There is a lot of “hard science” behind effective injury rehab, sport performance and fitness training. I need to know how a particular movement/exercise or manual therapy technique is going to impact a client’s joint, muscle, skeletal and nervous system. For example movement can be analyzed, joint angles measured, muscle strength tested and graded. The nervous system can be divided into separate components of sensation and motor control and tested individually to determine what level of the spine/brain corresponds to a particular body part/region. It’s about collecting and analyzing data, then applying a systematic approach to increase or decrease values: better range of motion, more strength, less pain etc.
Without diminishing the quantitative, evidence based approach there is an equal amount of “soft science” that encompasses the “art” of movement training/injury rehab. I work with people not body parts. People move and are moved by human experiential qualities. Through movement and posture we communicate nonverbally our inner feelings and thoughts. Dance and great works of painting/sculpture are examples of how we communicate the human experience nonverbally.
The postural habit of leaning off to one side while standing can convey muscular weakness, hip/knee pathology, emotional indignation or other “attitudes”. Torticollis/stiff neck can start with the habitual tilting of the head to one side a person adopts when conveying attentiveness while listening.
Pain will distort body posture and impose new movement patterns that compensate for the lack of pain free movement. The psycho/emotional fear of pain can be even more limiting. Statistics of post ACL reconstruction surgery reveal rather low numbers of athletes who return to a high level of sport performance, fear of re injury being one of the biggest hurdles.
Rest and the avoidance of movement is one the most common recommendations concerning pain or injury. While rest may be an important therapeutic variable it needs to be balanced with other modalities. Too often people stop moving/exercising altogether and “wait” till the pain goes away.This scenario leads to chronicity and deepens the psychological fear of pain and movement.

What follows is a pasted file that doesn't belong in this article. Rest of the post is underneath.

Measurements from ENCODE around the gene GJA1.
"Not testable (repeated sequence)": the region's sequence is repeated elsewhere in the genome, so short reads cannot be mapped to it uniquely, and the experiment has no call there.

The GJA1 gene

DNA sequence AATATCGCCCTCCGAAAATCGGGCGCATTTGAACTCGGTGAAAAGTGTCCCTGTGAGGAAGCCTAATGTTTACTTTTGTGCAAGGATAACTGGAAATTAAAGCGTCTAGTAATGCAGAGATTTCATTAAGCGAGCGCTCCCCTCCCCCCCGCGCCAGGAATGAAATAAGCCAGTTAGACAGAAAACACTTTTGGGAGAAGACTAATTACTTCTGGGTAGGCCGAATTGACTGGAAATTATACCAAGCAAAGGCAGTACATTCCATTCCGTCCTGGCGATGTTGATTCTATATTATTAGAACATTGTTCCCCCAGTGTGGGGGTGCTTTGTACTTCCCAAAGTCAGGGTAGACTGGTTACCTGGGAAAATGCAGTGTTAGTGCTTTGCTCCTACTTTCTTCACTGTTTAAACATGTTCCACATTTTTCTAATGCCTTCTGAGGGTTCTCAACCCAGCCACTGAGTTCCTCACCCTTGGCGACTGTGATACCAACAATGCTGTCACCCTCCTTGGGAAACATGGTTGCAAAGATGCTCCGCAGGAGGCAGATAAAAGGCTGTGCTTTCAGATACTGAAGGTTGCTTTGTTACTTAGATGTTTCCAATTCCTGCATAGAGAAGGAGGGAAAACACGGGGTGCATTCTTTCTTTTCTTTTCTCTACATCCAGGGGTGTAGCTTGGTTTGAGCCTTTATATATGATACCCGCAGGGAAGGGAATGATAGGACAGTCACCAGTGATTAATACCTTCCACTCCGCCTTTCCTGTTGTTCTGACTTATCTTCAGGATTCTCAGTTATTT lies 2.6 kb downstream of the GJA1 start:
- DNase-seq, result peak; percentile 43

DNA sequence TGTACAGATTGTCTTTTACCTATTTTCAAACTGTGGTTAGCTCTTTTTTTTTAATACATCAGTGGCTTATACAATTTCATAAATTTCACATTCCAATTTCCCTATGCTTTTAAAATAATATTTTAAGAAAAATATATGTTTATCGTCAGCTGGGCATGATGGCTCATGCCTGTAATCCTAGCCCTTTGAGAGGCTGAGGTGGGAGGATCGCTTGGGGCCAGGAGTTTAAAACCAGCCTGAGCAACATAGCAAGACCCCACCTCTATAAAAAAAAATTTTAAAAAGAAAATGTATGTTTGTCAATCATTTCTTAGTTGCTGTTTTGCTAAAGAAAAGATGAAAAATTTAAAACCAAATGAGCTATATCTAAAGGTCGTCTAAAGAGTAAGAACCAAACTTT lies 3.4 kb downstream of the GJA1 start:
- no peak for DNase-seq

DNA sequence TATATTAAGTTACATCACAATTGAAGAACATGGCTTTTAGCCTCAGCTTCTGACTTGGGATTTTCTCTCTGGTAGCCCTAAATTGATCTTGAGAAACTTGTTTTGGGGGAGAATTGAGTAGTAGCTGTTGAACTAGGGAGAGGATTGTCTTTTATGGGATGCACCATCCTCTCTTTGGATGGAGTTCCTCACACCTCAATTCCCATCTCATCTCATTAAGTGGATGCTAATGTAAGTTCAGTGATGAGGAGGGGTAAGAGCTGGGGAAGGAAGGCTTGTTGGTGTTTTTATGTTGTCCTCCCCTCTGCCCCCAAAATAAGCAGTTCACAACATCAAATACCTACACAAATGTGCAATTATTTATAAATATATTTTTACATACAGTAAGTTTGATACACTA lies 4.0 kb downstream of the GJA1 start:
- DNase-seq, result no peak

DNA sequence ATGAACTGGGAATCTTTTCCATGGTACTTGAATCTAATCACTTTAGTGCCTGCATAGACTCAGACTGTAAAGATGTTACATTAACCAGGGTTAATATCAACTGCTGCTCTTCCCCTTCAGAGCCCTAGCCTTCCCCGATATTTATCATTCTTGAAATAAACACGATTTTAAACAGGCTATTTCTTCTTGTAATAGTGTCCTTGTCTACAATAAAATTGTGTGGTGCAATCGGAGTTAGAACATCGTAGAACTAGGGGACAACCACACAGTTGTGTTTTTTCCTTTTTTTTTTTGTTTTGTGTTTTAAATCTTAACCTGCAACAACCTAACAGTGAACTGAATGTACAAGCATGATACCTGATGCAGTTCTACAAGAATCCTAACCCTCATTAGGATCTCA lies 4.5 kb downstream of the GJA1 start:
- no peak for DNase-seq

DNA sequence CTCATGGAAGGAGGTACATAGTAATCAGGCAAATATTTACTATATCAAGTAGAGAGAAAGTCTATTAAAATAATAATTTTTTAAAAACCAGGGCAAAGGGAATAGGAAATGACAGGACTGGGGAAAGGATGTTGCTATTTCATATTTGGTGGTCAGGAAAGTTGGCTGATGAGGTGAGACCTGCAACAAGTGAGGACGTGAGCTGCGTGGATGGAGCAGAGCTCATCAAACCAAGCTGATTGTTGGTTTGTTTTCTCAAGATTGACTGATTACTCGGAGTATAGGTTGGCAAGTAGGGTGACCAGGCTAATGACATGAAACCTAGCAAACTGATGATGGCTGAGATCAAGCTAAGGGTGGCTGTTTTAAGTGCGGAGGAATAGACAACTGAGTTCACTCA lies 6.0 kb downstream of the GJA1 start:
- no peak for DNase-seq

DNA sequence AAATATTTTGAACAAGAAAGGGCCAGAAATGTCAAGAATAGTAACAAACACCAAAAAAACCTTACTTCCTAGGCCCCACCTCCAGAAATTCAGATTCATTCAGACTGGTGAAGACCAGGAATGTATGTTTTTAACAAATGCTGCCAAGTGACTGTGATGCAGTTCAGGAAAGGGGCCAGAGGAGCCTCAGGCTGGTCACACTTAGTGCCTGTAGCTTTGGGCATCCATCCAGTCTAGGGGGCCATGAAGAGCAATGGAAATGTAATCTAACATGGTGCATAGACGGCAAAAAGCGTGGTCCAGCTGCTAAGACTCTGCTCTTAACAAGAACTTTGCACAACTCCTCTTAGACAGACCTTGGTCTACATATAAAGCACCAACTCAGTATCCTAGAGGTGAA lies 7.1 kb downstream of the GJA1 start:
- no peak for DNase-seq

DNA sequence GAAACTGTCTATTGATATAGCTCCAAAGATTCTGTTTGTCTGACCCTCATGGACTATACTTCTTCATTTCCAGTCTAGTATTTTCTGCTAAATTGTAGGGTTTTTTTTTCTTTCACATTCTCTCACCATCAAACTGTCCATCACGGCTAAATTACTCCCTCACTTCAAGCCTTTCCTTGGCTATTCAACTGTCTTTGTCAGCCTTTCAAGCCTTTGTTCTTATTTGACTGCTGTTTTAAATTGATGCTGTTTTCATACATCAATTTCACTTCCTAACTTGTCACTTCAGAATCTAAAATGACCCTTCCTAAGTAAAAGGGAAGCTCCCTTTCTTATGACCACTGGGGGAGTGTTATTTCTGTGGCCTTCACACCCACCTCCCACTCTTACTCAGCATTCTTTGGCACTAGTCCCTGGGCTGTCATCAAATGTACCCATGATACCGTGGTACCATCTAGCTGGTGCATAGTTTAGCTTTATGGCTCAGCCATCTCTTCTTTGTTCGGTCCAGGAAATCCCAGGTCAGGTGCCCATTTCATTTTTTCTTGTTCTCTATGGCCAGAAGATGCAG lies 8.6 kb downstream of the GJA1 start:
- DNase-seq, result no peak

Injuries impact the psyche as well as body structures, the opposite is also true – traumatic emotional experiences impact the body. Muscle tone high/low has a direct relationship to psycho/emotional states. A traumatic psycho/emotional injury can “lock in” a high level of nervous system input turning on stress hormones of the fight/flight response. In this case turning down/shuting off the stress response can difficult. For some people the experience of trauma means a down turning or suppression of body processes.
These scenarios highlight the complex overlapping of the mind/body experience. Disciplines like Yoga, meditation, Tai Chi, Qi Gong, etc. can be effective in helping people develop awareness and sense of self control over their mind/body experience.
Blending evidence based practices and the mind/body approach is at the center of what I do. Combining these approaches is what I originally set out to do when I started Integrated Muscular Therapy. Integrate: combining parts into a whole.